The Art of Origami is Now A Key Tool That Helps Doctors Save Lives – Nature World News

Posted: December 25, 2019 at 6:44 am

Dec 23, 2019 05:03 AM EST

Origami's new role in the field of science and technology has definitely taken a turn for the better in the recent decade. Better known as origami engineering, the practice is used to reduce structures or maximize space and function.

Origami engineering has made great strides in the medical field in particular. The same principles used in origami, when applied to medical devices, allows implants to be folded to minuscule sizes and then unfolded to its actual size. The reverse is also applicable, where like toothpaste tubes, can be fully de-compressed.

Folding techniques could transform flat objects with wrinkles to increase resilience, shock-absorbance, strength, or rigidity. Origami provides a unique insight into how single pieces could sustainably be packaged without cutting, welding, or riveting, allowing for cheaper manufacturing costs and easier assembly.

The utility of origami engineering has captured the attention of people such as Rebecca Taylor, assistant professor at Carnegie Mellon University's Department of Mechanical Engineering. Taylor specializes in microfabrication and biomechanics, a study that has helped her fabricate microscale sensors to reliably assess cardiomyocytes derived from stem cells. A natural inclination to similar practice, Dr. Taylor has developed an origami-based DNA synthetic cardiac contractile protein, which allowed her to observe merging mechanics in multiprotein, acto-myosinc contractile systems.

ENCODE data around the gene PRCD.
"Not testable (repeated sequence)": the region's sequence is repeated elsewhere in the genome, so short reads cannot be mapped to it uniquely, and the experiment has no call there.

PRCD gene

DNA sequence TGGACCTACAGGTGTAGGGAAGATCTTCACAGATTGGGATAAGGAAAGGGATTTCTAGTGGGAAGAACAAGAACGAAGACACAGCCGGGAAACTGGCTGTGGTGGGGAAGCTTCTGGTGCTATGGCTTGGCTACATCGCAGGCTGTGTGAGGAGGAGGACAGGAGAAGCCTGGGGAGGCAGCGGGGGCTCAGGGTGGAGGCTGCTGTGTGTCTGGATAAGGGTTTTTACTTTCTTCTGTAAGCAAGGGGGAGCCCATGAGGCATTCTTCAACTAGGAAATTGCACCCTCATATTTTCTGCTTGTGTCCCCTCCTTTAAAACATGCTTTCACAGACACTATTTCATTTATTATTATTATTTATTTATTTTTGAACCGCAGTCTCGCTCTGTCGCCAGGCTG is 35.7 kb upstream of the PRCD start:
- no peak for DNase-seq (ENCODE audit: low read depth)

As a professor, Taylor expands on the utilization of DNA origami in medicine. This technique (also referred to by Dr. Taylor as "bottom-up manufacturing"), allows improvement in nanomanufacturing and nanomechanics of multiprotein systems, paving the way for heart stents that could unfold in a very precise location.

The problem, however, is on how to deploy these structures in a 100% fault-free way. To illustrate this, a common problem that impedes the creation of pop-up tents that could self-assemble at the press of the button is when the folds of the tent get stuck during the folding process on occasion.

Understandably, this raises some concern among those who are keen to use self-folding nanomachines in medicine.

So this is where origami comes in.

According to University of Chicago scientists, the limits of self-folding structures could be intrinsic in that so-called "sticking points" seem to be unavoidable.

Previously thought possible to engineer around, the researchers observed the capacity of foldable structures by creating mathematical models. During the experiment, the team had designed structures capable of self-folding, such as paper origami and nanobots, and creating creases in them beforehand. The result was that when more pre-creases were added to the folds, the more branches in the next folding process could form and the more likely the self-folding mechanism is to get stuck.

Origami engineering is a relatively new innovation. Its application is vast and can be of use to not only technology but to medicine as well. The development of the field itself, then, needs to pick up at a faster pace in order to cater to the intelligent design of foldable structures and materials. But while there are creases in the field that needs to be smoothed out, the greater promise of origami engineering has brought about several research papers in its wake.

RELATED ARTICLE: Swallowed a Battery? Ingestible Origami Robot Made from Pig Gut Can Remove It,Stop Stomach Bleeding

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